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katrina aftermath

NOLA Public Housing Battle Continues

By Kari Lydersen
Infoshop News
March 5, 2007
New Orleans -- Sharon Sears Jasper starts to cry as she remembers the
good days at St. Bernard Housing Development, one of New Orleans'
public housing projects at the center of the fight over the future of public
housing in the post-Katrina city.

"I was always in the kitchen making gumbo," says Jasper, who
grew up in the development, raised children there, moved out with her
husband then moved back after a divorce to take care of ailing family
members. "We had a family lunch every Sunday, we'd laugh and talk
and go to church, go on family picnics and reunions."

Jasper was displaced to Lafayette, La. after Hurricane
Katrina, but came back in November to reclaim her old home. She said
her unit is virtually livable, and along with other former residents and
supporters who cut through a fence around the development, she has been
cleaning the building out.

On Martin Luther King Day, Jan. 15, residents and supporters
held a large protest demanding they be allowed back to the development.

But federal authorities who maintain the buildings sustained
too much wind and water damage to be fixed filed a restraining order
legally barring residents from the premises. In January the federal
Department of Housing and Urban Development (HUD), which has held the
Housing Authority of New Orleans (HANO) in receivership since 2002,
filed a lawsuit against residents and their supporters for entering and
cleaning up the units.

"We're showing them we can do it, but they don't want us to
do it," said Jasper.

Bill Quigley, an attorney who has filed a class action
lawsuit on behalf of the residents, said he thinks 80 percent of the
about 5,000 people who formerly lived in St. Bernard want to return.

An organization of supporters called May Day NOLA have been
living in St. Bernard units, with the residents' permission, to
symbolically hold onto the homes and clean them up. On Jan. 31
activists were arrested in the middle of the night at gun point by police SWAT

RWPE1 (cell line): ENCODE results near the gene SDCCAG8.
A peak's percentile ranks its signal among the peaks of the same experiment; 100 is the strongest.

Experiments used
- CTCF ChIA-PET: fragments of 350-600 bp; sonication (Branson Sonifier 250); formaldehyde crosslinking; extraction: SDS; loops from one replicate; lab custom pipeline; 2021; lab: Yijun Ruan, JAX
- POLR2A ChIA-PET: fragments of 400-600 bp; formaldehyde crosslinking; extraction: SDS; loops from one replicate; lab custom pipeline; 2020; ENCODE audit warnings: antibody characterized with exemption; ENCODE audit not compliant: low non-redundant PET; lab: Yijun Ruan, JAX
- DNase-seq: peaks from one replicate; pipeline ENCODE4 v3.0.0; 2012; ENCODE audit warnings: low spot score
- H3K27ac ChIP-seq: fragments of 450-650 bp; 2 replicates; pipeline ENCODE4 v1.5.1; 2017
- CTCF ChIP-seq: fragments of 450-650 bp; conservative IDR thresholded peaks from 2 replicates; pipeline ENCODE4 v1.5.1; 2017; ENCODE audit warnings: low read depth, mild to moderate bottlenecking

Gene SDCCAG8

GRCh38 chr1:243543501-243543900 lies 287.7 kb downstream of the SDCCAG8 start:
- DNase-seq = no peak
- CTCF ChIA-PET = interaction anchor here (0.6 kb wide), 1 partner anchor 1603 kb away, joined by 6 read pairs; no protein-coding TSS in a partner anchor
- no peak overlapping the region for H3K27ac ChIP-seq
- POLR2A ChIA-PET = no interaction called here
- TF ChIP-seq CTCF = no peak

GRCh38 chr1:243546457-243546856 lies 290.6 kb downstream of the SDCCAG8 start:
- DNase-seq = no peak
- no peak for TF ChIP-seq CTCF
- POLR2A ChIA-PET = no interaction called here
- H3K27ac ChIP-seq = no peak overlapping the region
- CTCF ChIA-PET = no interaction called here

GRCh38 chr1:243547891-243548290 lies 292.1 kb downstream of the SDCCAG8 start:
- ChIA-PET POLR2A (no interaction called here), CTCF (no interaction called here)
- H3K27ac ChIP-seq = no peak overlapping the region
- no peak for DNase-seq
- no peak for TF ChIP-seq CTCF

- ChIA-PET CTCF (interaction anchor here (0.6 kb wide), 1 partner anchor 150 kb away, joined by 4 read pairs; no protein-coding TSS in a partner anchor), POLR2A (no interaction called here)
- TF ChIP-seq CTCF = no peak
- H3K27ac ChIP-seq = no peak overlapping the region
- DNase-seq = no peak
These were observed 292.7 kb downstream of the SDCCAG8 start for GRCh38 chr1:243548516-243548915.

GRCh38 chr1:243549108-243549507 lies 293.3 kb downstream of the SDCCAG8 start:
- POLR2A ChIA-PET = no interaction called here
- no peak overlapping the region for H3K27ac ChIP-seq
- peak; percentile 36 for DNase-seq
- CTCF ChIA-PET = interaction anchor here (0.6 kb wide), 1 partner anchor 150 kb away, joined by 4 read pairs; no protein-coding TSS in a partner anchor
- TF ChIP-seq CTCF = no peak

team members.

"We were there because we believed in the fact that people
who lived in these public homes deserve to come back," arrestee Jamie
"Bork" Loughner later told Amy Goodman on Democracy Now.
"There's no reason for HANO to hassle people who are just trying to reopen public
housing and even have them arrested, when they should be concentrating
on getting housing back for families."

Residents and activists see the city's plans to demolish
most New Orleans public housing developments, including 4,500 units in
four major developments, as part of an overall plan to keep low-income
black people from returning to the city. They expect that if the St.
Bernard, CJ Pete, Lafitte and B.W. Cooper developments are demolished,
they will be replaced by upscale housing catering to wealthier, whiter
residents. The plan has even drawn the ire of preservation groups,
including the National Trust for Historic Preservation, who say the
public housing buildings have architectural and historical
significance.

Several national architects and engineers, including a study
by MIT, have backed up residents' claims that the structural damage
to St. Bernard is relatively minimal. Residents note that the projects
used to always be known as the "safe" place where people from other
parts of the city would take refuge during storms.

"Everyone loves the projects for safety," said Edward
Druckner, assistant executive director of the New Day organization
based at St. Bernard, shortly after a tornado hit New Orleans in February.

While displaced in Lafayette, Jasper said, "every day
someone died, from the stress, the pressure, and our broken hearts made
it that much worse." She notes that moving back to their homes is key
to reuniting families who have been scattered across the US, trying to
survive with little income or social ties in places like Houston, Baton
Rouge, Chicago, Birmingham and Atlanta.

"Kids are not getting along at school, people are sick and